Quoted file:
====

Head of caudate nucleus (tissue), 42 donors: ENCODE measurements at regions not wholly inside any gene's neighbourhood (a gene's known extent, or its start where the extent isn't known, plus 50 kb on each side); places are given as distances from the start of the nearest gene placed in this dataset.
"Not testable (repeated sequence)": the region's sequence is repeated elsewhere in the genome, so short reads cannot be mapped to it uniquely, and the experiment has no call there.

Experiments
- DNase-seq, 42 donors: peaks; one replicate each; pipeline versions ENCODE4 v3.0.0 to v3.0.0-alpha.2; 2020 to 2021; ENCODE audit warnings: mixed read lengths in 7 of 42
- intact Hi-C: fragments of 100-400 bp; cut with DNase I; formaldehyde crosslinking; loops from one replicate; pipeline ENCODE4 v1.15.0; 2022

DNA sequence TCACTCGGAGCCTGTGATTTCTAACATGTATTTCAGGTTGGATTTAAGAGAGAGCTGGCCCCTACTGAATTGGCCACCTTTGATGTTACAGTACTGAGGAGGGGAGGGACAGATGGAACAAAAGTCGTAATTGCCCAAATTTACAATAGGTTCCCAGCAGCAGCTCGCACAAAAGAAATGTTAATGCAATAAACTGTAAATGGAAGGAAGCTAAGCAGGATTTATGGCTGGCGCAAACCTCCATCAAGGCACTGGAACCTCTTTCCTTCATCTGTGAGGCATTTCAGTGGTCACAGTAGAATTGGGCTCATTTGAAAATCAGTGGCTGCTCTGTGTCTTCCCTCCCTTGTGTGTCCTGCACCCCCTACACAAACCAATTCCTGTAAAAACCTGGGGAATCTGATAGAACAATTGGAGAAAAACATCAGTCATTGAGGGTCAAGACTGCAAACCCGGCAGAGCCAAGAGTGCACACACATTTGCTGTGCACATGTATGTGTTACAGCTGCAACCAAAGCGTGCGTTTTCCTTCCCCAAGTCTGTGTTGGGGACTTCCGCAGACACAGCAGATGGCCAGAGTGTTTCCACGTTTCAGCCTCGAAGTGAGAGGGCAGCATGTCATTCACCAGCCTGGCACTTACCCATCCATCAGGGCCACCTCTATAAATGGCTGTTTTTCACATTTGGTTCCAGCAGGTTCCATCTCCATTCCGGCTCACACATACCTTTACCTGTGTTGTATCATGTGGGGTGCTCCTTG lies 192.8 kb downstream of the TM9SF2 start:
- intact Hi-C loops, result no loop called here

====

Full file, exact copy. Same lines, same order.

Head of caudate nucleus (tissue), 42 donors: ENCODE measurements at regions not wholly inside any gene's neighbourhood (a gene's known extent, or its start where the extent isn't known, plus 50 kb on each side); places are given as distances from the start of the nearest gene placed in this dataset.
"Not testable (repeated sequence)": the region's sequence is repeated elsewhere in the genome, so short reads cannot be mapped to it uniquely, and the experiment has no call there.

Experiments
- DNase-seq, 42 donors: peaks; one replicate each; pipeline versions ENCODE4 v3.0.0 to v3.0.0-alpha.2; 2020 to 2021; ENCODE audit warnings: mixed read lengths in 7 of 42
- intact Hi-C: fragments of 100-400 bp; cut with DNase I; formaldehyde crosslinking; loops from one replicate; pipeline ENCODE4 v1.15.0; 2022

DNA sequence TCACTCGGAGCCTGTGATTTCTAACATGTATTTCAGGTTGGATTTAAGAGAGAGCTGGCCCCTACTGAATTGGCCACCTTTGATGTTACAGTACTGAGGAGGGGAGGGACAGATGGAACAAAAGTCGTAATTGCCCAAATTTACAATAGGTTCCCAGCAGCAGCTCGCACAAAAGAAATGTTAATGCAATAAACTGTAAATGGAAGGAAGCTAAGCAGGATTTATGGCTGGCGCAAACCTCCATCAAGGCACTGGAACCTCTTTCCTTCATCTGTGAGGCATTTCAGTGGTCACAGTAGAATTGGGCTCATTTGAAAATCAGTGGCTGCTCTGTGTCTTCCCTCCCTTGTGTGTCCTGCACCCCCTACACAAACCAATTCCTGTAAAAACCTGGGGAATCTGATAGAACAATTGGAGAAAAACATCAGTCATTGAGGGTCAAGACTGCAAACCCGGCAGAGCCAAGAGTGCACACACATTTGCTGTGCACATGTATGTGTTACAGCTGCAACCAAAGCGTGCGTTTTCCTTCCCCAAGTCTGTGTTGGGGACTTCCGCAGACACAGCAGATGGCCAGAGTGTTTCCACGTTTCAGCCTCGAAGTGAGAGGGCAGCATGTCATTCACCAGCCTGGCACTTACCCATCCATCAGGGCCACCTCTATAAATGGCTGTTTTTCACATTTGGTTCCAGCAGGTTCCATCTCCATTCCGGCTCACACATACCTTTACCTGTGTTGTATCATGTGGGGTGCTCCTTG lies 192.8 kb downstream of the TM9SF2 start:
- intact Hi-C loops, result no loop called here